While the acts breaking through to British television in 1980 were, in the main, well established live performers, their ascension to the arena of mass entertainment still represented an injection of new blood. Yet few were creating formats unique to the medium in which they were appearing. Conversely, the BBC’s Jim’ll Fix It was a kind of entertainment that could only exist on television. Beginning with a plea by Jimmy Savile for letters on a 1975 edition of Nationwide, 1980 was the heyday of one of the BBC’s most successful ever programmes, with over 19 million viewers tuning in to watch a collection of peculiar vignettes spun out week after week. Savile claimed the show’s popularity was down to his decision to limit the run of each series, thus leaving the public wanting more. Being scheduled just before The Generation Game would have helped too, but programmes such as Jim’ll Fix It and The Generation Game suggested a different kind of future for British Saturday night television, one in which format became king.
Born in Hackney on 12 April 1948, Jeremy Beadle was a “formats” person, and in 1980 he was working up an idea he had called The People Show. Partly based on the American series Candid Camera, Beadle had completed a pilot episode (under the title of Gotcha!) for the BBC featuring Paul Daniels, Pamela Stephenson and David Copperfield. However it was be rejected by head of light entertainment, Bill Cotton for being too “vulgar”. “Who knows?” reflects Beadle. “Had Bill Cotton said yes to Gotcha! I probably would have remained a writer and never have gone on to do Game For A Laugh.”
Working with Jeremy Fox (co-creator of The Krypton Factor), Beadle further refined The People Show format and looked around for prospective buyers at ITV. The end result was an 80-page document detailing exactly how ITV would finally break The Generation Game and the BBC’s hold over Saturday night television. Now LWT’s head of light entertainment, Alan Boyd responded positively to the proposal, and set about tweaking it further.
US TV producer Michael Hill was brought in to help Beadle and Boyd tap into a different kind of production sensibility. “We learnt how to dynamically package a show,” says Boyd. “The use of music. The use of the cut rate. That was American training. Those guys forced us to edit differently. They forced us to use music. They forced us to use a cut ratio. If we had a mistake they said take advantage of an error. We were slightly simple in those days, compared with them.”
At the end of this process all parties were happy, however two factors remained outstanding; first of all Boyd had strong reservations about the title – this was easily fixed. The second issue though, was one that had preoccupied LWT for much of the year –the renewal of their ITV franchise.
The 31 May 1980 edition of TV Times set the scene for the interested reader: “At six o’clock this Tuesday, June 3, at the Grand Hotel in St. Helner, Jersey, history will be made. That is when the first of a series of ‘final public meetings’ will be held by the Independent Broadcasting Authority, to help decide the shape of ITV in the 1980s. The contracts – licences to broadcast – of the present ITV regional companies run out next year. All of them have applied for a renewal, but they are being challenged by a number of new companies. For the London franchises, for instance, both London Weekend Television and Thames Television are being challenged by a consortium called London Independent Television, led by Hughie Green.”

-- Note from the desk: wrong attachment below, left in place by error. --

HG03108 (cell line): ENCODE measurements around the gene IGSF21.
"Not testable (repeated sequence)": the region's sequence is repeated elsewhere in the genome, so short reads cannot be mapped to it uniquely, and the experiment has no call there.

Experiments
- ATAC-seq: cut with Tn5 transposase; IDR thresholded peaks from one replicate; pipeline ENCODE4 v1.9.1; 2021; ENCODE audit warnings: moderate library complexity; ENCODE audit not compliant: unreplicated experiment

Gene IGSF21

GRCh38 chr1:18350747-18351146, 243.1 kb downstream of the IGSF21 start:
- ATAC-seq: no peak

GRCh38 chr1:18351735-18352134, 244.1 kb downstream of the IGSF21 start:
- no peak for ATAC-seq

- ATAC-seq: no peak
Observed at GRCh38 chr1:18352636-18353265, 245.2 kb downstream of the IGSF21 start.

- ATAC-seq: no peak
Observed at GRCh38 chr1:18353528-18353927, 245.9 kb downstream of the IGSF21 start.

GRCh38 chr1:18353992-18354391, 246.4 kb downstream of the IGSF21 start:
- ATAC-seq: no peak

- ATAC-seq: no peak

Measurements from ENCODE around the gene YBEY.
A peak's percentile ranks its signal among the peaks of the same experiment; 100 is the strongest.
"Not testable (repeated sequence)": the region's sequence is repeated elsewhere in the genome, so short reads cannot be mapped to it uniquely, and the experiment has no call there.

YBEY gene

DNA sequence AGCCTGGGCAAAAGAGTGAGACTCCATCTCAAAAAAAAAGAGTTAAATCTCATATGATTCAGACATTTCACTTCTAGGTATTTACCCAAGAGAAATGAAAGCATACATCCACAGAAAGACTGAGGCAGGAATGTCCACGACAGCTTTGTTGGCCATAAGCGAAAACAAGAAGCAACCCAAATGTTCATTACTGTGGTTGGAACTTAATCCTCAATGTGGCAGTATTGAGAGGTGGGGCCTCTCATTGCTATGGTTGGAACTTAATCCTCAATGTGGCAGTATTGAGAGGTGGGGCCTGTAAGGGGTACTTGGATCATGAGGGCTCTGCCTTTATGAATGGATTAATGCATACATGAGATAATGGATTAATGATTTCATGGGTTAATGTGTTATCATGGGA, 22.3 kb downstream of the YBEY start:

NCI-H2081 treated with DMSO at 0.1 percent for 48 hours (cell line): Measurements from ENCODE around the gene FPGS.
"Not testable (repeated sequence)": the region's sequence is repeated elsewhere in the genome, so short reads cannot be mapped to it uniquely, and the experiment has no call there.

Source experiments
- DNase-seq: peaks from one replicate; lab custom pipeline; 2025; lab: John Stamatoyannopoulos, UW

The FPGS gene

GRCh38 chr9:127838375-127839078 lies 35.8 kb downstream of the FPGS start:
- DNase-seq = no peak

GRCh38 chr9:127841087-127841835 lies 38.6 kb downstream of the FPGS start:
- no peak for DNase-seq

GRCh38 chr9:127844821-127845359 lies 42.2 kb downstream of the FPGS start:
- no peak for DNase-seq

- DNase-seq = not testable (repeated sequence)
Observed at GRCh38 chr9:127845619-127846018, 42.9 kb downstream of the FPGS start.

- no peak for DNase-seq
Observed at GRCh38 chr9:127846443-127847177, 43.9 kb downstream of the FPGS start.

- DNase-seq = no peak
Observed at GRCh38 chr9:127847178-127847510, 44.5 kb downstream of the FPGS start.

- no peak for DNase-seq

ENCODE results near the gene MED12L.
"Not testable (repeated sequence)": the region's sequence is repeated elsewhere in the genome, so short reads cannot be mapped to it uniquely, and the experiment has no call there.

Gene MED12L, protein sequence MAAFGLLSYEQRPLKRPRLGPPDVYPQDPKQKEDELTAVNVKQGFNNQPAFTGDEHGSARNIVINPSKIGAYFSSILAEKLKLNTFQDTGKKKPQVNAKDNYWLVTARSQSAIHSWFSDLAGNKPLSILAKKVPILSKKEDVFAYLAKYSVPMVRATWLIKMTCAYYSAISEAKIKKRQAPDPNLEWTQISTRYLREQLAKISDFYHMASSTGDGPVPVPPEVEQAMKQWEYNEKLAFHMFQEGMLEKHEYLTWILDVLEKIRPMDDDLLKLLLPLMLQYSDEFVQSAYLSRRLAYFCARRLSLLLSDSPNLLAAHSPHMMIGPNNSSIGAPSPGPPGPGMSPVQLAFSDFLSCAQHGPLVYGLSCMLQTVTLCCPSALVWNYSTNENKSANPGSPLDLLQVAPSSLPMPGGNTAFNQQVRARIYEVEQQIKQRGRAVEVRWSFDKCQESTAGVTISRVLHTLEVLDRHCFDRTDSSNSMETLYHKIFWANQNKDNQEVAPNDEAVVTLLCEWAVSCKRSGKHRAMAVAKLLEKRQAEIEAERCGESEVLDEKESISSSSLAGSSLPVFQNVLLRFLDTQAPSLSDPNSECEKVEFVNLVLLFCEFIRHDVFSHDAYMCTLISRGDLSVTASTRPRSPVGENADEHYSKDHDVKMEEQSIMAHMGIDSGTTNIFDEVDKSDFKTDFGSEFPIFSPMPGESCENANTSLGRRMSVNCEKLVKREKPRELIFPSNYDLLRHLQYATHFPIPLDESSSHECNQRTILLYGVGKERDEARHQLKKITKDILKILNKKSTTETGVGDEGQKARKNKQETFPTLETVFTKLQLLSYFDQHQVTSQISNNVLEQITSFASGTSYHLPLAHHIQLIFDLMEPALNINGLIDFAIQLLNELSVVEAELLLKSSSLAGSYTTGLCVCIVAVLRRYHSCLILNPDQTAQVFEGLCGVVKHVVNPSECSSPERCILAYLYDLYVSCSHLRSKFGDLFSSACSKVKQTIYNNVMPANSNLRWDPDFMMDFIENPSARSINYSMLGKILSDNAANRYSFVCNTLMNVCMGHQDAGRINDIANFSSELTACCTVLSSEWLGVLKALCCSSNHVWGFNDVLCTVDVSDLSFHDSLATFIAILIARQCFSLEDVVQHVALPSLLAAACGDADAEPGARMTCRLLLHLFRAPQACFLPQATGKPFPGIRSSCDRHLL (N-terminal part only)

Green’s consortium intended to match the entrepreneurial spirit of Frost’s bid of some 13 years earlier. It’s not difficult to imagine that a great deal of pomp would have accompanied his proposal. However, in truth there was an inherent lack of credibility or originality about the group of people gathered to form LIT. The IBA remarked that “LIT, on paper at least, hardly hangs together as a group with any clear identity, yet it is applying for the major franchises in the ITV system”. The proposed programme line-up was extremely dubious and suggested that LIT were pitching for a seven-day franchise (which, although considered by the IBA, was never actually on offer). In general, there was an air of improvisation, as if Green felt his own formidable personality would suffice in smoothing over the gaps.
Meanwhile, LWT and Jeremy Potter were ensuring no stone was left unturned in their effort to secure a successful second term. Treating the whole thing like a political election, they set about attempting to woo the audience. Eight meetings took place during 1979, with a final gathering in 1980. The events were designed to allow the general public to air their concerns or comments regarding the station’s output. Inevitably, criticisms were voiced, but by now the old guards of LWT, as well as the IBA, were aware that bringing together a cross section of the British television audience and to talk about the current state of the medium almost always resulted in negative comment. Cutting through the low-level criticism, it became clear that there would be no significant public objection should LWT’s contract be renewed. Indeed in the opinion of the IBA, LWT had developed “diverse good qualities over recent years,” and while Southern and Westward lost their franchises to TVS and TSW, LWT – with the award of this new contract – finally achieved legitimacy as an ITV company. Of course, the latest round of awards also saw the creation of a new breakfast franchise that was spectacularly won by old LWT stalwarts, Peter Jay and David Frost.